Once upon a time, in deepest darkest Africa (Southern Uganda to be exact) there lived a husband and wife who were among the first Ugandans to be trained as Primary School teachers. They named their fourth child Conche. She, with her ten brothers and sisters, lived an idyllic life in their small village of Kisubi, playing together in great freedom with their many friends and being looked after by all the grown-ups around.
After many adventures in adulthood Conche arrived in the USA and from there, when her children were older, she returned to her country from time to time and taught the village women how to put together a business plan and run a small business. These women became less dependent on their husbands and were able to send their children to school and provide other small necessities.
Then AIDS struck. On one of her visits home her mother said to Conche: ‘You have to organise something’. She knew the growing number of orphans needed to stay in their homes among familiar people. She knew that if they left their land they would have no means of keeping themselves when they were older. She knew all the needs of these orphans must be provided for if they were to thrive.
After much thought and discussion she conceived a plan which later became Bega kwa Bega. She had raised money in the US and in 1999 invited volunteers from the UK and the US to help provide clean water tanks for families of orphans, work with the children and teach the women some skills. This was in her home village of Kisubi.
While working in this village, a delegation came from a neighbouring village to ask if we could help them. At first Conche said no. After several representations Conche relented. On entering this neighbouring village we found all the villagers had turned out to meet us. This was the first intimation of how badly help was needed. The aftermath of Idi Amin’s reign of terror and the civil war had devastated whole swathes of the land and its peoples, and now there was AIDS. Over the years requests for help have poured in from dozens of villages. Wakiso district was chosen as the main focus of the work as it had been so adversely affected over the previous years. During that first visit, a Manager was appointed, David Ssagala, who together with Conche, has worked tirelessly ever since and built up Bega kwa Bega in Uganda to what it is today. We now work in over 200 villages in 10 districts. Those who receive training act as peer educators, taking their skills to their own villages and beyond.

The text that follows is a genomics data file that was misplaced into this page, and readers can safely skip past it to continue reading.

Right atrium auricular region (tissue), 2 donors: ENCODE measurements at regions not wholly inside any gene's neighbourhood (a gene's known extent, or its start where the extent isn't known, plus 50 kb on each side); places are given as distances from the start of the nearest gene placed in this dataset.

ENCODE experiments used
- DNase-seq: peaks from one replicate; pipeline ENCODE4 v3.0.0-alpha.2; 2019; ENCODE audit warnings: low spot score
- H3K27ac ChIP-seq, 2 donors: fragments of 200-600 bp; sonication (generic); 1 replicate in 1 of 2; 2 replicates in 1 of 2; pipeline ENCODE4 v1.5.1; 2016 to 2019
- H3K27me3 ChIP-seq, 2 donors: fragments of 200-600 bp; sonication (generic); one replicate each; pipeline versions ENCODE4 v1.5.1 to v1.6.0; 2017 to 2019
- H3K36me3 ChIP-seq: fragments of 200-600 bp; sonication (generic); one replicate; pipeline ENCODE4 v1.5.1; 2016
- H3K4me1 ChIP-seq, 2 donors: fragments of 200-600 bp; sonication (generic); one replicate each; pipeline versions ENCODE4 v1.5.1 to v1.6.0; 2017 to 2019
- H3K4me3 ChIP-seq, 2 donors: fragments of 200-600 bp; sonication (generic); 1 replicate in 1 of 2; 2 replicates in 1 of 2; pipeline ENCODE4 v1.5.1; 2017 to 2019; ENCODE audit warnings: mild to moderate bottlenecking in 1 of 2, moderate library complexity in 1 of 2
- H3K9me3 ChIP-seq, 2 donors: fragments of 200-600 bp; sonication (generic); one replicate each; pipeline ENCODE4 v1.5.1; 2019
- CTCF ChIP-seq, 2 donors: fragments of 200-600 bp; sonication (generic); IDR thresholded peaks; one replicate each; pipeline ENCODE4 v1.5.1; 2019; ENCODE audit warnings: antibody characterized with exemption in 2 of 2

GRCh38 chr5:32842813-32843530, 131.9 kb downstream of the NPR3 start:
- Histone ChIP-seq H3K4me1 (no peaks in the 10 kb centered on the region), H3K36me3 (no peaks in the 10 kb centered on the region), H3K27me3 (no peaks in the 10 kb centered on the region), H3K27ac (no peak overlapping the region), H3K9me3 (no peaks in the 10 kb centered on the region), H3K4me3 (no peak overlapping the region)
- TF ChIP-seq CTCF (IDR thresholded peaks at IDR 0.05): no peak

This has been made possible by those in the UK and the US who support BkB with the funds needed to carry out the work. The thrust for the future is towards BkB becoming financially self-sufficient. A large private, revenue-generating primary school will produce enough income to pay for much of BkB’s work. This will be a centre of excellence where Professional Development will be available for teachers and orphans and other children will receive an excellent education. This is happening now in Conche’s small Nursery School and the Nursery School at Gogolo set up at the request of parents. These schools are seen by the Ministry of Education as models for their plans to improve the quality of education in the country.
We have set up a Play and Learning Centre: at Gogolo which opened in late 2014, it’s purpose being to earn revenue for BkB, our first step towards becoming self-sufficient. Here children come to have fun, play, party and socialize. Adults accompany the children and also arrange functions.: family gatherings, graduations, company reunions . . .
Help to continue to make all this possible by spreading the word and raising funds so the work continues while we prepare for BkB to be supported by the Ugandans themselves